The film, which clocks in at 24 minutes, begins with Oprah’s 2018 commencement speech against the backdrop of graduates celebrating at the Annenberg School for Communication and Journalism, which then cuts to a solemn interview with Matt Hamilton, the Los Angeles Times journalist who first covered the case. The same juxtaposition with the testimonies of victims and whistleblowers and the vibrant appearance of campus is created later in the film as well, with sweeping shots of the Center for International and Public Affairs.

“We wanted to explore how this case reflected the culture of USC at large,” Mahmud said. “I think universities are very brand conscious, especially private universities like USC that are very big on fundraising … [but] the way that you respond and handle cases like this are what really define you. And that’s where the imagery of the campus came into play.”

The film is structured to highlight the two scandals that occurred simultaneously: the cover-up by USC and the abuse itself, articulated through several interviews. Harris believes that a key strength of the film was the interviews that Mahmud conducted.

“In the beginning, Cindy only agreed to do an audio interview, [but] Mishal kept going back to Cindy and gradually persuaded her and gained her confidence to be able to appear in the film,” Harris said. “And that’s a testament to Mishal’s patience.” 

The crew encountered some challenges in production, such as when an interview with former Interim President Wanda Austin did not ultimately come to fruition, Fein said. 

“We were expecting [the interview]. As editors we’re like, ‘OK, we’re gonna use it in this way, or maybe we’ll use it in this way,’” Fein said. “We can’t wait to see what comes back [from the interview] so that we have an understanding of where the school is coming from. And then … [they] chose not to contribute. And that was really disappointing.”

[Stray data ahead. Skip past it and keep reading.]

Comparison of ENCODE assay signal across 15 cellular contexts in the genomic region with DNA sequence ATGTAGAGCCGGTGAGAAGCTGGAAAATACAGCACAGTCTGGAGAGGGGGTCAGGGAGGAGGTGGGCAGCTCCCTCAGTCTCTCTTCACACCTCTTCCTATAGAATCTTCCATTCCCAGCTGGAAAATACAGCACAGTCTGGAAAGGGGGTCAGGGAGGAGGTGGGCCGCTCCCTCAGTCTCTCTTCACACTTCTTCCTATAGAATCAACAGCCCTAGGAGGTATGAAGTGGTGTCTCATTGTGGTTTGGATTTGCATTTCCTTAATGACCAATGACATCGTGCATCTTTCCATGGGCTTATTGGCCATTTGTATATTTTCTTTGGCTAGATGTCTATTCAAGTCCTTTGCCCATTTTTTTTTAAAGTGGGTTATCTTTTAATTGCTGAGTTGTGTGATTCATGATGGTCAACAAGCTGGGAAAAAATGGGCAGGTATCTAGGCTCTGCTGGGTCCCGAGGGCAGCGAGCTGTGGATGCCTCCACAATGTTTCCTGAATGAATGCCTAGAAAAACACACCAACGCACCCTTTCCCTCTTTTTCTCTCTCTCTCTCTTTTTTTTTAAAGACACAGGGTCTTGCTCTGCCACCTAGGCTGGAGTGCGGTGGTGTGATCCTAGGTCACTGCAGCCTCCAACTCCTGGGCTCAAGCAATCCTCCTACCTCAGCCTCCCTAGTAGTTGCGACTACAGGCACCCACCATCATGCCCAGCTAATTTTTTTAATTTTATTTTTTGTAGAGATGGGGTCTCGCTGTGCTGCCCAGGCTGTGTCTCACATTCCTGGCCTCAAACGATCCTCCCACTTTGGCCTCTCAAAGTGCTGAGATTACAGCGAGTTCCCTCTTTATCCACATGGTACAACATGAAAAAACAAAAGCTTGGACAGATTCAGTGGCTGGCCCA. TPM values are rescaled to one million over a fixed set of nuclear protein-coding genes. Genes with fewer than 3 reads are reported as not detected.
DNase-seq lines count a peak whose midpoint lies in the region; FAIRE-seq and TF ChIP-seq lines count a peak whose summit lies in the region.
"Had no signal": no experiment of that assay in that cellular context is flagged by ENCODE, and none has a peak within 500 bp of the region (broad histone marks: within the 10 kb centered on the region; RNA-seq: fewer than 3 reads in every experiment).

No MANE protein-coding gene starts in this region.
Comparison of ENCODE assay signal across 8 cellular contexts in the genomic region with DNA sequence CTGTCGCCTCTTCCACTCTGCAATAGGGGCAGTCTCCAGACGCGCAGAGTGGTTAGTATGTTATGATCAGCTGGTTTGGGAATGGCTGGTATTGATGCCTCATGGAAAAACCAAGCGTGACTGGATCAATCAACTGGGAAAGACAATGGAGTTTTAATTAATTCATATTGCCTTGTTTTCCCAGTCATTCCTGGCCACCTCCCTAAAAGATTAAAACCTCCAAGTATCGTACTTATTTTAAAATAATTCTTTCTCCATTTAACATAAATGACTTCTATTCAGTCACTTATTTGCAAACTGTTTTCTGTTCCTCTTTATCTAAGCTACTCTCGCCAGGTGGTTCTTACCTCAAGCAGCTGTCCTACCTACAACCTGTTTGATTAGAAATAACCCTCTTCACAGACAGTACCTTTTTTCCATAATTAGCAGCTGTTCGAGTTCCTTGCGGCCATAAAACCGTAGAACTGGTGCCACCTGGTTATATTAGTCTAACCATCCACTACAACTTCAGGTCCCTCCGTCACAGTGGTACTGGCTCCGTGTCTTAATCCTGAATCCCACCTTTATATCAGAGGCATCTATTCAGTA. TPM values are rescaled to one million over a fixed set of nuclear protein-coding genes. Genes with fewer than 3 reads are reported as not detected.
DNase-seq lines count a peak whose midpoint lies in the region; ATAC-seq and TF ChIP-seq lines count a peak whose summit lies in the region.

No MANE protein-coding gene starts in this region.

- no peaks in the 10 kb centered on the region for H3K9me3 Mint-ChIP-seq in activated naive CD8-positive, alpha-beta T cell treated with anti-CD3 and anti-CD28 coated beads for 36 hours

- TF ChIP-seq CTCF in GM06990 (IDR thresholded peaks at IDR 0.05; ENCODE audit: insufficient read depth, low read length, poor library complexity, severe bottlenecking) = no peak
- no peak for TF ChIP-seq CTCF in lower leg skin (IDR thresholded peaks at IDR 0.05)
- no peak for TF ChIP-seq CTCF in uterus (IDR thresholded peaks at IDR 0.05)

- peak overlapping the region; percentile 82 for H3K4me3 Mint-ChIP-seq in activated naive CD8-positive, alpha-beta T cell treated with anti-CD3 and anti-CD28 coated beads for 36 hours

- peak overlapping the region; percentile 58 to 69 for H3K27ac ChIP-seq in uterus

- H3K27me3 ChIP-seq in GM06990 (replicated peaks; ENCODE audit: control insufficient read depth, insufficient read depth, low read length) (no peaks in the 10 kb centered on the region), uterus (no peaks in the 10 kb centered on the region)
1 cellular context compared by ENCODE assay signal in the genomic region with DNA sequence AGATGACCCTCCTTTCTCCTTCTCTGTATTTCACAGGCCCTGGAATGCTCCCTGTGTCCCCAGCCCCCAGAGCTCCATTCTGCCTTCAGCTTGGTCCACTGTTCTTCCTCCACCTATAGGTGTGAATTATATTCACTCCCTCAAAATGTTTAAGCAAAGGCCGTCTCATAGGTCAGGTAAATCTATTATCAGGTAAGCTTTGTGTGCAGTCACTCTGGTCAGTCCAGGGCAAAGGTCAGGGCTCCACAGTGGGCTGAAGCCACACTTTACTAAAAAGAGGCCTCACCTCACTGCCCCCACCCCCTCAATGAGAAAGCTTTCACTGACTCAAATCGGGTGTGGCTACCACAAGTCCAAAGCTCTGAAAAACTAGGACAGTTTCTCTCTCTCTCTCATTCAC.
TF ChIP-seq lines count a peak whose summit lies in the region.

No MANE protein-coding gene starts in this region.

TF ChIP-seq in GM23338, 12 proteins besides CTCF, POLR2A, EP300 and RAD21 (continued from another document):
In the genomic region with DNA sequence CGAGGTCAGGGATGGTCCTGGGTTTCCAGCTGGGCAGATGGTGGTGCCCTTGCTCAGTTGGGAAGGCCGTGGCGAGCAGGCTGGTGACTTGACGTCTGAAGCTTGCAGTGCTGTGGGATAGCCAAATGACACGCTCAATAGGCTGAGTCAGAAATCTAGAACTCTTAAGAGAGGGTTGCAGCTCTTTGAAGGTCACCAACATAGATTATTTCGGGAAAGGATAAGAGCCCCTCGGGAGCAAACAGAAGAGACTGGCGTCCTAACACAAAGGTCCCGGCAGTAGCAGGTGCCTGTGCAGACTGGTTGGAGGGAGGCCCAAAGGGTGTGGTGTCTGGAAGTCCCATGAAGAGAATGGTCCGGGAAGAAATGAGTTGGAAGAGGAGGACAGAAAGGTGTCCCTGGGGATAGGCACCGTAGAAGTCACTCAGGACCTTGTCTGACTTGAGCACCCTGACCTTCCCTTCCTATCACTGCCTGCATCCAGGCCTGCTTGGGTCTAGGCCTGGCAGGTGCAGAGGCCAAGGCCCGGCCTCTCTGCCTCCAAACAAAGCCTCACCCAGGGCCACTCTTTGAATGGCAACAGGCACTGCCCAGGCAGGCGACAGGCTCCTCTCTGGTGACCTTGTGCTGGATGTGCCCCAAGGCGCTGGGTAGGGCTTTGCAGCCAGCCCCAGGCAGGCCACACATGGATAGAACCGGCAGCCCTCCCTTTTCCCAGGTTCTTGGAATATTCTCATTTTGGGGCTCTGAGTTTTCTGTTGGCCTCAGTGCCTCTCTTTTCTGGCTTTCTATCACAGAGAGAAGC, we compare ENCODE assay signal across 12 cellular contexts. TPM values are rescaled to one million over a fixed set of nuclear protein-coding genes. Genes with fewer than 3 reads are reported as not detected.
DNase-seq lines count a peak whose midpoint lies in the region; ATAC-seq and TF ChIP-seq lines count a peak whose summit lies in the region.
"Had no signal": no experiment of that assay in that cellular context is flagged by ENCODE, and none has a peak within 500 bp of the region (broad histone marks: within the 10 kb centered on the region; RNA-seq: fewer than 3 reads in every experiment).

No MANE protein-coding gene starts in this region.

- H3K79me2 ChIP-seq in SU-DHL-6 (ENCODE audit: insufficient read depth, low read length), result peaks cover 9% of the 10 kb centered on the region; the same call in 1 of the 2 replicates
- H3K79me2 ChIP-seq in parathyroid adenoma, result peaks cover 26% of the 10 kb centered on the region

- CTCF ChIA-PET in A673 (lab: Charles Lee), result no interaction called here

According to a USC media representative, the University is unable to confirm past correspondence of previous senior officials, including the communication between former interim President Austin and the documentary’s team.

Despite being a candidate for several awards, this was not the primary goal, as it was meant to create more discussion surrounding the case, Harris said.

“Well, I’m happy,” Harris said. “I’m always happy the students get validation for their work. I think for me, my disappointment is that the film has not been widely shown [to the] University.” 

For those who see the film for the first time, particularly administrators, Fein hopes that they begin to understand the long-term trauma that a lack of transparency can create in situations of abuse. 

“I hope that they understand … the sort of everlasting pain that they can inflict as an institution,” she said. “[This incident] covered decades from when Dana was at the school, [it] was a long time ago. When Amanda was at the school, it was a long time ago. And then we had two current students. So that’s 30 years of this happening.”

However, beneath the gravity of the case, Mahmud found hope.  

“What we encountered were … people who gave us so much hope about the USC community,” Mahmud said. “Maybe the people in power were failing us. But there were students, there were employees, there were professors, who were all really coming together and demanding accountability.”